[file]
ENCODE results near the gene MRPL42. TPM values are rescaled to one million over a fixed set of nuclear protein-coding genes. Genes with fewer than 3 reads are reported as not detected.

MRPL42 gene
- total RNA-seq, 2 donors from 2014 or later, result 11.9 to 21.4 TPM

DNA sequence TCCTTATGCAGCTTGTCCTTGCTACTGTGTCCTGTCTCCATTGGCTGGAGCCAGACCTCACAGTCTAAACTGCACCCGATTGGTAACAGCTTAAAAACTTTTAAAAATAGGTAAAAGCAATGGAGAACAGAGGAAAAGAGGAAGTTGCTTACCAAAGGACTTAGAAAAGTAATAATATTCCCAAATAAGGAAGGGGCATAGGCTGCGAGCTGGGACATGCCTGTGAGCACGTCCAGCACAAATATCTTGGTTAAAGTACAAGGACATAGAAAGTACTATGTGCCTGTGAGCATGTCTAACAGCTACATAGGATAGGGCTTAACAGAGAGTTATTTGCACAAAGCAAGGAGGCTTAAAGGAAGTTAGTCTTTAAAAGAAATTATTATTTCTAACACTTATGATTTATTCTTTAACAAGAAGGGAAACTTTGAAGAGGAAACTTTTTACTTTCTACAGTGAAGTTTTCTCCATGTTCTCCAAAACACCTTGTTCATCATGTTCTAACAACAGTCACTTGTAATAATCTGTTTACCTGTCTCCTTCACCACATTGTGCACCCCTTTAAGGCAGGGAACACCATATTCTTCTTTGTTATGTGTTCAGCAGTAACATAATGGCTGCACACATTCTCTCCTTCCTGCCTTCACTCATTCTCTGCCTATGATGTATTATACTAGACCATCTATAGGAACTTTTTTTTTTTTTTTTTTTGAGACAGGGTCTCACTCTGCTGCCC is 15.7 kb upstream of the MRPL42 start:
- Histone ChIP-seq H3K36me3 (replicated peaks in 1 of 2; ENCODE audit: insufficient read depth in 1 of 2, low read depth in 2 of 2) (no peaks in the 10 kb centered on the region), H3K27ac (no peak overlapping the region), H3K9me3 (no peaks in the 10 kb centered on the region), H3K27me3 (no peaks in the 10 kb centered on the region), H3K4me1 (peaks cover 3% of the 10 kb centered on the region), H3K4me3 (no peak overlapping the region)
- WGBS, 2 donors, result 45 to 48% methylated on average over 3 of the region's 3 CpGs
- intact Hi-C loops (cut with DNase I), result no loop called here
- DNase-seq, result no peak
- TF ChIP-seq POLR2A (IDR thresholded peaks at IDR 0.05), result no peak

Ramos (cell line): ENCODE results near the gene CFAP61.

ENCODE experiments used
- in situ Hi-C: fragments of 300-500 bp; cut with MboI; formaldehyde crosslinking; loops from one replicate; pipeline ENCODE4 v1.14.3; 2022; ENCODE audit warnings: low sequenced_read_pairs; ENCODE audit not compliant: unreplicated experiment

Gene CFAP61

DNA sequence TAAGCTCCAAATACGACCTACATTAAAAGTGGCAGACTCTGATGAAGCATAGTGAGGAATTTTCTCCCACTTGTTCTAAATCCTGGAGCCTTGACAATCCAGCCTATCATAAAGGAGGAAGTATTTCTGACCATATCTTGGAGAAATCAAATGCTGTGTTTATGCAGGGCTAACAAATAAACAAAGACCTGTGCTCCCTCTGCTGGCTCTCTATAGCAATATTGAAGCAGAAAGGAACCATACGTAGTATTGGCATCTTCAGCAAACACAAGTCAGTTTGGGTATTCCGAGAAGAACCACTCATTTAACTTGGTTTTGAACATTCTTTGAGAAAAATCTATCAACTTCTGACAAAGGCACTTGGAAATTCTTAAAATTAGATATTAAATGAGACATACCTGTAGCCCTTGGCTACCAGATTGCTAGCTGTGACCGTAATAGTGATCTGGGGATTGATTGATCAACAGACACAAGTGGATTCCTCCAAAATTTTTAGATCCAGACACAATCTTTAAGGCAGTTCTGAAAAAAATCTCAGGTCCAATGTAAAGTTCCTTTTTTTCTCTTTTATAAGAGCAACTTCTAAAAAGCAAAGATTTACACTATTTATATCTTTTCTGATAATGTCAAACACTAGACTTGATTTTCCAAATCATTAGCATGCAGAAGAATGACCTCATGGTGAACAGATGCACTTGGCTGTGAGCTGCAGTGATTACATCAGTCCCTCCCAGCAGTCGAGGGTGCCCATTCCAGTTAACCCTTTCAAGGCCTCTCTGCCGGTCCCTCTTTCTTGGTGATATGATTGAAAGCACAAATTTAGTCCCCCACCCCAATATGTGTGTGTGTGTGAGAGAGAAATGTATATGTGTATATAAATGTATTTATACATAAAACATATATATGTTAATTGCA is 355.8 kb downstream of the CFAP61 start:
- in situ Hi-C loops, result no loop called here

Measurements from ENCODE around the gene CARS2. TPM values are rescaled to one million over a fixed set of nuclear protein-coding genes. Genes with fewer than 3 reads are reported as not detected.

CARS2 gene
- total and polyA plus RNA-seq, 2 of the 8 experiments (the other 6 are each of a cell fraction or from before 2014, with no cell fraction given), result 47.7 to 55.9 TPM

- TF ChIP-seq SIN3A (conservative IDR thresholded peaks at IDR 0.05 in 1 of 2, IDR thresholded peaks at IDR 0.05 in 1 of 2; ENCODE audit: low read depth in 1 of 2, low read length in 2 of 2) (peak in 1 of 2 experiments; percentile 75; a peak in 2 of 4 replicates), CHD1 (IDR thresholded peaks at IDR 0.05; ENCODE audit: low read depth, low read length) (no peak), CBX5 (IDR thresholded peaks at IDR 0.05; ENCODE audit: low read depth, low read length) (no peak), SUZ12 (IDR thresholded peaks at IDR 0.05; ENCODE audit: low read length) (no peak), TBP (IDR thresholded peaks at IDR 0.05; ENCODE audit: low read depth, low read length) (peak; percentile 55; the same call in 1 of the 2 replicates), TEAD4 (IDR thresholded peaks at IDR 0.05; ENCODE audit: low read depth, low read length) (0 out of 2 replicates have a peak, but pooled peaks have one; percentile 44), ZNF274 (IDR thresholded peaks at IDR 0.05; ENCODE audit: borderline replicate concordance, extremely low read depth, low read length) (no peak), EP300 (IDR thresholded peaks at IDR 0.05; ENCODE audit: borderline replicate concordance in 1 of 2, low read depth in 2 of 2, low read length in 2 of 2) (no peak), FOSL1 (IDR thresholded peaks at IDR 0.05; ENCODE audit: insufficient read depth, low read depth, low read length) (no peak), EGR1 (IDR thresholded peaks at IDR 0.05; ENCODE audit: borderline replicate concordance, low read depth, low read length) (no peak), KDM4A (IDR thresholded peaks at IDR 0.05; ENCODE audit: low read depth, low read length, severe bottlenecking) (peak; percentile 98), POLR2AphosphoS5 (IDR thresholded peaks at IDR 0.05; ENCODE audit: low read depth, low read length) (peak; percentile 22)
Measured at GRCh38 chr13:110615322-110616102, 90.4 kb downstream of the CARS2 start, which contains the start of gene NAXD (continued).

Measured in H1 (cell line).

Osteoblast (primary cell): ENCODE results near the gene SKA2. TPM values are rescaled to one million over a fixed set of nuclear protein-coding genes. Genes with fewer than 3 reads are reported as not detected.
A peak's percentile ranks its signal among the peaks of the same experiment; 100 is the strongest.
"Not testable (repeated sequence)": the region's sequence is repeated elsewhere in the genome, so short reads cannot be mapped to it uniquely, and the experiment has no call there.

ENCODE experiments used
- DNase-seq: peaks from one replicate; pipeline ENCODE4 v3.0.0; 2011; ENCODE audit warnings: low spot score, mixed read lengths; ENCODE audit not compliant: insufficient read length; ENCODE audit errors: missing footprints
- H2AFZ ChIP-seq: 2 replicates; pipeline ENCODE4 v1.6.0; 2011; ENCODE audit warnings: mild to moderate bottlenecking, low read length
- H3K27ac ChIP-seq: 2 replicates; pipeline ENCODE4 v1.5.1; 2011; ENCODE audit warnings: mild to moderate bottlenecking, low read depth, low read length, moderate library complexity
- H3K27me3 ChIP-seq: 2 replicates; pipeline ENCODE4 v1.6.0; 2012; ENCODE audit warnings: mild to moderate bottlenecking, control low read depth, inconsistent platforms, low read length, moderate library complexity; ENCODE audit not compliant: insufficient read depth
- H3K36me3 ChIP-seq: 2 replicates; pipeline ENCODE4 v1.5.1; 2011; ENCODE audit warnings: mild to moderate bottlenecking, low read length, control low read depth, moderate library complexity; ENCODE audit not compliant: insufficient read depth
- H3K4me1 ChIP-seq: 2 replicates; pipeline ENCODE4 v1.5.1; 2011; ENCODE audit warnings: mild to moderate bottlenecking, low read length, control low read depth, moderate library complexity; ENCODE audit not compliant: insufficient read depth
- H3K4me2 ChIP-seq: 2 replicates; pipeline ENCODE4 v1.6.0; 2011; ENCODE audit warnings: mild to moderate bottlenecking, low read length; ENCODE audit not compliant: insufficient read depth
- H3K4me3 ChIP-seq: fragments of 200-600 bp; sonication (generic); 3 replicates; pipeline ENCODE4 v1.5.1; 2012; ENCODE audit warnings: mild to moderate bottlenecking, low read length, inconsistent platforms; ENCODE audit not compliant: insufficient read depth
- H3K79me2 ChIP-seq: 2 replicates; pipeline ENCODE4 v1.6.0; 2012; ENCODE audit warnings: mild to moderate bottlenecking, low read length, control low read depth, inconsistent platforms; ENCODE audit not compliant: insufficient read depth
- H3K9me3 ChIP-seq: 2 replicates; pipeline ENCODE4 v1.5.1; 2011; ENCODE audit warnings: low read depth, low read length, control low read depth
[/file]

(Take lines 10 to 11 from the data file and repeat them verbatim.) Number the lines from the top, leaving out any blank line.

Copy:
Ramos (cell line): ENCODE results near the gene CFAP61.

ENCODE experiments used